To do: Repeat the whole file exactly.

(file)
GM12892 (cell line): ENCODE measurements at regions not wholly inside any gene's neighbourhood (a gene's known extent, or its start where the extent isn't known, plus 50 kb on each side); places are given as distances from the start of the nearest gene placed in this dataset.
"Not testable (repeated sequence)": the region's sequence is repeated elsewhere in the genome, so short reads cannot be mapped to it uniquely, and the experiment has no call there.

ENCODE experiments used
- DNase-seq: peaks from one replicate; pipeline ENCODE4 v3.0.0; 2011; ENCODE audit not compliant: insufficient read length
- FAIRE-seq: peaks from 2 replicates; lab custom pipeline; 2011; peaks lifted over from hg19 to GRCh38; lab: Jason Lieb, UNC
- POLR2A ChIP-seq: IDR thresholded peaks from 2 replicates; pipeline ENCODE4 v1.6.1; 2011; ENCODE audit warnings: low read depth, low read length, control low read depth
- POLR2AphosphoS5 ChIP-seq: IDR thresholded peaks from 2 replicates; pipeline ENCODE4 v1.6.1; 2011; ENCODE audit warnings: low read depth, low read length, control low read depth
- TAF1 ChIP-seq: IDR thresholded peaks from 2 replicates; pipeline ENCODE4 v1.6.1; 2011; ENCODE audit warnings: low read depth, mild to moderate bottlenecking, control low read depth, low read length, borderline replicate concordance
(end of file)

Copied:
GM12892 (cell line): ENCODE measurements at regions not wholly inside any gene's neighbourhood (a gene's known extent, or its start where the extent isn't known, plus 50 kb on each side); places are given as distances from the start of the nearest gene placed in this dataset.
"Not testable (repeated sequence)": the region's sequence is repeated elsewhere in the genome, so short reads cannot be mapped to it uniquely, and the experiment has no call there.

ENCODE experiments used
- DNase-seq: peaks from one replicate; pipeline ENCODE4 v3.0.0; 2011; ENCODE audit not compliant: insufficient read length
- FAIRE-seq: peaks from 2 replicates; lab custom pipeline; 2011; peaks lifted over from hg19 to GRCh38; lab: Jason Lieb, UNC
- POLR2A ChIP-seq: IDR thresholded peaks from 2 replicates; pipeline ENCODE4 v1.6.1; 2011; ENCODE audit warnings: low read depth, low read length, control low read depth
- POLR2AphosphoS5 ChIP-seq: IDR thresholded peaks from 2 replicates; pipeline ENCODE4 v1.6.1; 2011; ENCODE audit warnings: low read depth, low read length, control low read depth
- TAF1 ChIP-seq: IDR thresholded peaks from 2 replicates; pipeline ENCODE4 v1.6.1; 2011; ENCODE audit warnings: low read depth, mild to moderate bottlenecking, control low read depth, low read length, borderline replicate concordance